By Mac Arnold
How's the bass fishing this summer you might ask?
Pretty doggone good I would reply back.
At least in the spots I've been fishing, which have been nearly exclusive to Monroe County, Michigan's River Raisin. I've also heard of friends and others doing well around the state.
It is obvious now that how the river flows dictates the action. Like last summer for instance, when June rains turned the River Raisin into a River Wild and caused a longtime friend to swear I nearly killed him when we were turned upside down in our canoe and pulled into its swirling chocolate waters.
Before that episode and after, the fish were tough to find. And other than a time when I found a couple real nice smallies along rocky bank near where I've been going at the end of the Raisin this year, it was pretty fruitless.
But that was then.
|RTWO by Mac Arnold|
I can't even explain how this
happened. I know longtime bud
Bill Brisebois would have howled
with delight had he witnessed this snag,
turned into a massive bird's nest,
and then a catch.
This summer the waters are clear green and tame, and comfortably warm on my feet and ankles when I've been forced out of the canoe to traverse shallow spots, which has been often upriver.
The biggest problem has been dealing with all the grasses and weed beds more easily snagged because of lower water levels. It's required diligence when choosing what lures to throw.
Another of my goals this bassin' season was to try and diversify the arsenal, which is part of the reason for subscribing to "Bassmaster" magazine, to see what the pros offer up as suggestions. A couple of the tips have worked -- the wacky-worm delivery with three -inch Senkos rather than four and five-inchers, and the other being Shad Raps by Rapala. Both caught fish but really became more of a nuisance to toss because of the constant mine-sweeping of grass piles and the re-setting for the next cast.
By far, as always, the best bet because not only can it be weedless but because it can get down to the big boys at deeper depths has been the drop shot with Senkos. And speaking of exclusivity, nothing else works like they do, so that's all I use. Mostly, it's a matter of determining what color to choose.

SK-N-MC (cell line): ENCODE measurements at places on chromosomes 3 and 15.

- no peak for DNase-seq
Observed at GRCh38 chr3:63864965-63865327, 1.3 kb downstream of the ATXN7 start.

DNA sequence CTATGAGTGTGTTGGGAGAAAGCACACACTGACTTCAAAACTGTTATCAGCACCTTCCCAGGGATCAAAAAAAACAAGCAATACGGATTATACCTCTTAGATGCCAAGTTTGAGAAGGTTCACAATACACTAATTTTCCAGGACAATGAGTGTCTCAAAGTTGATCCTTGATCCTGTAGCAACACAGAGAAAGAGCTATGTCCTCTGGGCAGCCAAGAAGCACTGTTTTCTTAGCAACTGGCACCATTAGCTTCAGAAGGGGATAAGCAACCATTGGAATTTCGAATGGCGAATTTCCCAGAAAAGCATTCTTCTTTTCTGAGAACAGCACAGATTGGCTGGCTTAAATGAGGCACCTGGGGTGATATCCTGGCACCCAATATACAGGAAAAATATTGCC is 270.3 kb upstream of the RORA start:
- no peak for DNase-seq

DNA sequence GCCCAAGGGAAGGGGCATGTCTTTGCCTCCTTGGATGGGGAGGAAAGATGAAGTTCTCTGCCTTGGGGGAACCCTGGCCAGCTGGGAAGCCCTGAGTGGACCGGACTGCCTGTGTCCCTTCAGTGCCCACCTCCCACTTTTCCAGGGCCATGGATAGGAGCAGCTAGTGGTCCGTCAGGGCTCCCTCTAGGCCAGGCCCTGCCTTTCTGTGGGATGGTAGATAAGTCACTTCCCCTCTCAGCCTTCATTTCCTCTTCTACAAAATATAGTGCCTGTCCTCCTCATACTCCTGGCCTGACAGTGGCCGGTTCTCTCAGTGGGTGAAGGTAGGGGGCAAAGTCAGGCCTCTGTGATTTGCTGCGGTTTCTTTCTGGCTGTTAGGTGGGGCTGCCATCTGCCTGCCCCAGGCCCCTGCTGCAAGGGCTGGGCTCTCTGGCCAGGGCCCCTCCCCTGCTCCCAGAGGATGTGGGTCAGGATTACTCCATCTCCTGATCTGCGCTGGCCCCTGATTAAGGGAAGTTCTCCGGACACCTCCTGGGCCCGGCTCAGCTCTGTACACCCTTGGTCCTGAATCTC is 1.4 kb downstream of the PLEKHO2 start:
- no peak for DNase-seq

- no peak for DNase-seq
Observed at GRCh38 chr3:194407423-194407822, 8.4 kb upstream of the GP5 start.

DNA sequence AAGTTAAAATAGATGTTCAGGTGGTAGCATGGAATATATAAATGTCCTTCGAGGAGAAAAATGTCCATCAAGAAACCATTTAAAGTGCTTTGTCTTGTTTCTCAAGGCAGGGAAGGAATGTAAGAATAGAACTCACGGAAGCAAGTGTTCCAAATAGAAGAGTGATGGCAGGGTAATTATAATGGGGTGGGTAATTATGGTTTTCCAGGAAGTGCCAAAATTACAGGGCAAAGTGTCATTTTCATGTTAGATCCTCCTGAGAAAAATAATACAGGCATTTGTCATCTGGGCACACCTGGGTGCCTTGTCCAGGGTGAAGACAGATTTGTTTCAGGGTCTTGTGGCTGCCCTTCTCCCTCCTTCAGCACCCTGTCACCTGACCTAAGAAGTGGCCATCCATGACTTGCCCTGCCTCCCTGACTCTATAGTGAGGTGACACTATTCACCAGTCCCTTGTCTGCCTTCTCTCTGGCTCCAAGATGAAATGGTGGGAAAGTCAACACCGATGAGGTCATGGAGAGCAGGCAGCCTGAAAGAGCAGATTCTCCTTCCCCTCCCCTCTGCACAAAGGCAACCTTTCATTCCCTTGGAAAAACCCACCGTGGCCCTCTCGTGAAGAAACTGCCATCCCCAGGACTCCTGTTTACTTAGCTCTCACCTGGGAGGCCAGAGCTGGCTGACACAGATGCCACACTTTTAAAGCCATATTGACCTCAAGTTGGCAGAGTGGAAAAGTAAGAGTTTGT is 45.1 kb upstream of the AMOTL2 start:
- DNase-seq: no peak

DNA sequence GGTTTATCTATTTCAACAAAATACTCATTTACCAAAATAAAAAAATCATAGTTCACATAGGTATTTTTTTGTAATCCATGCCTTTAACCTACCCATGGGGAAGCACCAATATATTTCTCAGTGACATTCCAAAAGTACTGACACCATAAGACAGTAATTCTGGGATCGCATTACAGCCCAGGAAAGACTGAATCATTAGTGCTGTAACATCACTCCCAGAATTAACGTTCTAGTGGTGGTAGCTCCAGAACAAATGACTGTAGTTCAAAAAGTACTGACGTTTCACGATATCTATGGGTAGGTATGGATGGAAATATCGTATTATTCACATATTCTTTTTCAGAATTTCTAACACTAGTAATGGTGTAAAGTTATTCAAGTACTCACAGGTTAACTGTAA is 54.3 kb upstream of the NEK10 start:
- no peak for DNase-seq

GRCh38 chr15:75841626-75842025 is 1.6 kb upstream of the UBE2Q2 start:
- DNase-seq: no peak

It's funny. There was one day with the shade darkening the waters under the bridges and trestle foundations, that I couldn't throw enough of the red shad laminate ones. But it clicked! Darker lures for darker water. Then the next time I was patrolling in and out of the pillars, it was nothing doing with those, and the best fish were caught with old standbys, blue pearl and chartreuse.
A surprising nonfactor has been the buzz bait, which has always been a sure bass buster, but with the fish apparently hanging in the deeper depths from warmer, shallow water it seems top water is out. But again, that is fine because I would like to get away from the usual go-to lures and try new stuff.
As far as equipment goes, paying some bucks for a St. Croix rod to help replace the three lost in last summer's canoeing debacle, has made a world of difference. Out of the four to seven fish I've been averaging when out this summer, two to three are pretty nice, and as we know, those bigger smallmouth bass can really fight. But where maybe one or two of those get off in year's past, they aren't this year.
Can't wait to get the next one on. Hope it's a big one.
There's plenty more season left with it still being only July, and August likely will continue to be productive, at least for anglers like myself who cruise the rivers in a canoe. But summer as we all know also tends to fly by and then it'll be closer to the time for getting ready for deer.
Oh no, did I just say the "D" word?
Still a little early for that but might be getting time to begin practicing with the bow.
RTWO photo by Mac Arnold
First catch with a Shad Rap. Had a good feeling about the color when I bought it at Bass Pro Shop in Rossford, Ohio. It ended up being one of the better fish on that day.